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Local Food for Little Eaters: Statewide Network Brings Coordinated Efforts to Michigan Farm to Early Care and Education

By Meagan Shedd, Assistant Professor, Farm to Early Care and K-12 Education, MSU CRFS

July 16, 2019

Early care and education (ECE) programs across the state have worked tirelessly to bring the benefits of local food into their programs, from Kalamazoo to Detroit. Now, the Michigan Farm to Early Care and Education (ECE) Network is hoping to bring statewide support to these efforts. The Michigan Farm to ECE Network has met three times since the beginning of 2019 to collaborate across state agencies and within communities to grow farm to ECE.

Beginning with a survey of Michigan food, health, and early childhood systems, partners in the Network then engaged in initial meetings to brainstorm potential collaborators and think carefully about how to leverage both community-level and state-level momentum. Network members at the first meeting also approved a network purpose statement, modeled after the Michigan Farm to Institution Network, and identified potential work groups to allow members to take more active roles.

At the second meeting, members drafted goals for each work group to help guide and connect existing initiatives around the state. The preliminary goals of the Network intend to address all three core elements of farm to ECE - procurement, nutrition education, and family engagement - and leverage the successes of existing farm to ECE sites. Through this process, members hope to identify promising practices with an eye toward replication within communities, and then statewide.

One goal of this work is to leverage community-level initiatives to build capacity for statewide farm to ECE momentum. To this end, Center for Regional Food Systems (CRFS) is helping to facilitate Procurement Pilots in three priority communities - Battle Creek, Detroit and Grand Rapids. In collaboration with several community partners participating with the MI Farm to ECE Network, the pilots may demonstrate how groups can come together to use collective buying power and increase access to local, affordable, healthy and fair food for ECE sites. Partners in the work include Keep Growing Detroit, Battle Creek Shared Services Alliance, and the Early Learning Neighborhood Collaborative in Grand Rapids. These organizations are identifying promising practices within their communities, and they are paving the way for sharing services, resources, and supports within local communities and beyond to benefit the education, health, and well-being of the populations they serve.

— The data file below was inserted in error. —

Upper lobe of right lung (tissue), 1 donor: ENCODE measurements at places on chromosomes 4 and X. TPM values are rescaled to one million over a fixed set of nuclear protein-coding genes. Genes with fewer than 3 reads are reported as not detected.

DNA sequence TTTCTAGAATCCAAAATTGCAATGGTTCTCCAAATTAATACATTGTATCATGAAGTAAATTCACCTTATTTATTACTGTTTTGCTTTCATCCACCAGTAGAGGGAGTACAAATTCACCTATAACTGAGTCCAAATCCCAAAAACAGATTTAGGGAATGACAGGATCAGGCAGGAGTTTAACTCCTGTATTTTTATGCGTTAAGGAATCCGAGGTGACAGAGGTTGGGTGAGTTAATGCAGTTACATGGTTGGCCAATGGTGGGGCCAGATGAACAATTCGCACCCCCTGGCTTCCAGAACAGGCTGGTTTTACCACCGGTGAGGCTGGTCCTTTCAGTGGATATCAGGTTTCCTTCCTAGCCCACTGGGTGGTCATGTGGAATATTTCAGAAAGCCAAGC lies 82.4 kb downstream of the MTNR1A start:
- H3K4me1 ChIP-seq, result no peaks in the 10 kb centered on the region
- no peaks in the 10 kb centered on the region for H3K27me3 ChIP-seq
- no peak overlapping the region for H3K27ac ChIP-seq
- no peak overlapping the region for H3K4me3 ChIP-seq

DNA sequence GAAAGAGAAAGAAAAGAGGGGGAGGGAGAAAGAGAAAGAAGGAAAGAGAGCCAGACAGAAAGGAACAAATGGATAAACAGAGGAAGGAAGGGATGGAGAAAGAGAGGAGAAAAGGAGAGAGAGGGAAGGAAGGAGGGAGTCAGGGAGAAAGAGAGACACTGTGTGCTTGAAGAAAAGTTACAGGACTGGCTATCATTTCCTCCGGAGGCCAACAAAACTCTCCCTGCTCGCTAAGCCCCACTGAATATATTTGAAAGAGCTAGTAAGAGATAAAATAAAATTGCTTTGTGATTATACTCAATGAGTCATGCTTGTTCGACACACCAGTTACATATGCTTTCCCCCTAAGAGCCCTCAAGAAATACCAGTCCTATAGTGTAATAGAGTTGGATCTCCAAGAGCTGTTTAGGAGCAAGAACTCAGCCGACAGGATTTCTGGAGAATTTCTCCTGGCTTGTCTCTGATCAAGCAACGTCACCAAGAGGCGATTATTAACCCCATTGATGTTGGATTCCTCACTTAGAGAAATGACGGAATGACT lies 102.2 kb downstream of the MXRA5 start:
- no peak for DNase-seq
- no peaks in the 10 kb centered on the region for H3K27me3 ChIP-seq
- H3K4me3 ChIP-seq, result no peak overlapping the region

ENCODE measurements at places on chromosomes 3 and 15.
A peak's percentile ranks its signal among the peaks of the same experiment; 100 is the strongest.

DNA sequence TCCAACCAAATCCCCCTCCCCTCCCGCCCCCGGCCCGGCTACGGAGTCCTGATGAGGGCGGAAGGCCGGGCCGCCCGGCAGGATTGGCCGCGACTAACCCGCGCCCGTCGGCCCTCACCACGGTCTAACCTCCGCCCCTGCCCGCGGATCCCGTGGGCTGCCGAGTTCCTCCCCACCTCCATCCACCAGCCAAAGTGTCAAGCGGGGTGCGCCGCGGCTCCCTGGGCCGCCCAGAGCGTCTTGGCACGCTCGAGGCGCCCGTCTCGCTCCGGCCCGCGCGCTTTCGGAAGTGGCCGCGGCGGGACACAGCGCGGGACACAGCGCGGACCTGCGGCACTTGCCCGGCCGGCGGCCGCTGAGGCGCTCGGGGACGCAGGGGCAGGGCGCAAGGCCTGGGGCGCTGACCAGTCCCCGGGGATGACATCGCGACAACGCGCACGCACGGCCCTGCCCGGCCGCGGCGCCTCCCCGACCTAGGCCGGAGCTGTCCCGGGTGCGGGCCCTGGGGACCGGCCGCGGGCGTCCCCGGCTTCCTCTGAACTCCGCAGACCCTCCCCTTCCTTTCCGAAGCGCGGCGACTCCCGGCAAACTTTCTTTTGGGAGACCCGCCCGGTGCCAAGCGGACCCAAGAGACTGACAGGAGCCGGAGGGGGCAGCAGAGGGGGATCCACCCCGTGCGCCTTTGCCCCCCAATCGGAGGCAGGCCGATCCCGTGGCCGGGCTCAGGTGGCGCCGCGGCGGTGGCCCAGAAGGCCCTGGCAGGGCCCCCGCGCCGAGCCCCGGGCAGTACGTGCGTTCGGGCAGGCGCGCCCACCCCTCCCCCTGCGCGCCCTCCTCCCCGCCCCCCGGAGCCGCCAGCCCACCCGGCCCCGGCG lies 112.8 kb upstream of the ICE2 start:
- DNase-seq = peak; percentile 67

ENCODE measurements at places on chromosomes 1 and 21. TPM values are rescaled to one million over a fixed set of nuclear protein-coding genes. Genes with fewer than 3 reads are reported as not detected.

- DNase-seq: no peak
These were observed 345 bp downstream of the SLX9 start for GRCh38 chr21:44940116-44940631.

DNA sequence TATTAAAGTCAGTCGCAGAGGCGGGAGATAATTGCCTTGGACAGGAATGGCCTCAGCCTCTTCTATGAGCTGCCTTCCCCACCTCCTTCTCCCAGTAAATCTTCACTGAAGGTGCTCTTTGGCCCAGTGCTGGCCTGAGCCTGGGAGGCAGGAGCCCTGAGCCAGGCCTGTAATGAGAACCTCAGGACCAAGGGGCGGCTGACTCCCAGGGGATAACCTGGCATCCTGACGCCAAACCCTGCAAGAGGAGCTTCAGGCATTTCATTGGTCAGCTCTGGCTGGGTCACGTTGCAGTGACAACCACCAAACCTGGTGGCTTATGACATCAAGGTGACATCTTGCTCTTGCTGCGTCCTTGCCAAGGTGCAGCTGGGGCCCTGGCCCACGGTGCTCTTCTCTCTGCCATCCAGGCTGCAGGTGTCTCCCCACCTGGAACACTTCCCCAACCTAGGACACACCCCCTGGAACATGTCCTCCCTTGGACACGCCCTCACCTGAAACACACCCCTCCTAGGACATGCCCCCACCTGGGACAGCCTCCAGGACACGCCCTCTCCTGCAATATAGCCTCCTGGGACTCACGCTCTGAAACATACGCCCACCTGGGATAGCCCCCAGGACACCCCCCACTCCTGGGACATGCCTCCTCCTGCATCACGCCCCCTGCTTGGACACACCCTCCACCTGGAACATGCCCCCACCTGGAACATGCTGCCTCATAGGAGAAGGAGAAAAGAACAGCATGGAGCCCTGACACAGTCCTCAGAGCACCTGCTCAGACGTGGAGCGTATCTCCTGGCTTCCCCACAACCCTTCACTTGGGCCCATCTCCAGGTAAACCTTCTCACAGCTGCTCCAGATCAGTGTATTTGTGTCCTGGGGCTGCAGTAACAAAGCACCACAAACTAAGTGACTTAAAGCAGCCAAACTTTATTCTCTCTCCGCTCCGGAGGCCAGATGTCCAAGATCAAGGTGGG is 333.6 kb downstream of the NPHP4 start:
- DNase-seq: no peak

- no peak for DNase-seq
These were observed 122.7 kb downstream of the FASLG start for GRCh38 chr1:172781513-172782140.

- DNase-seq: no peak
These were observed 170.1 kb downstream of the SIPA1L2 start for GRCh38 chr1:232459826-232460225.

Additional goals of the Michigan Farm to ECE Network include:

  • increase the number of standards/best practices in ECE policies tied to farm to ECE
  • increase the amount of local food purchased for consumption in ECE sites
  • evaluate resources used by providers and state agencies

Members of the network are enthusiastic and well positioned for systems work that benefits the youngest citizens of Michigan, as well as their families and communities. Existing and potential members can support MI Farm to ECE Network efforts by attending a network meeting to learn more about how they can become involved. This might include sharing resources as organizations develop them (such as events and workshops), connecting ECE sites with farmers and producers, and sharing best practices within and between communities as part of network events.

Interested learning more about how you can contribute to this work? Contact Meagan Shedd at mshedd@msu.edu to learn more about the Michigan Farm to ECE Network and take a look at the recent MSU Center for Regional Food Systems publication, Local Food for Little Eaters: A Purchasing Toolbox for the Child & Adult Care Program.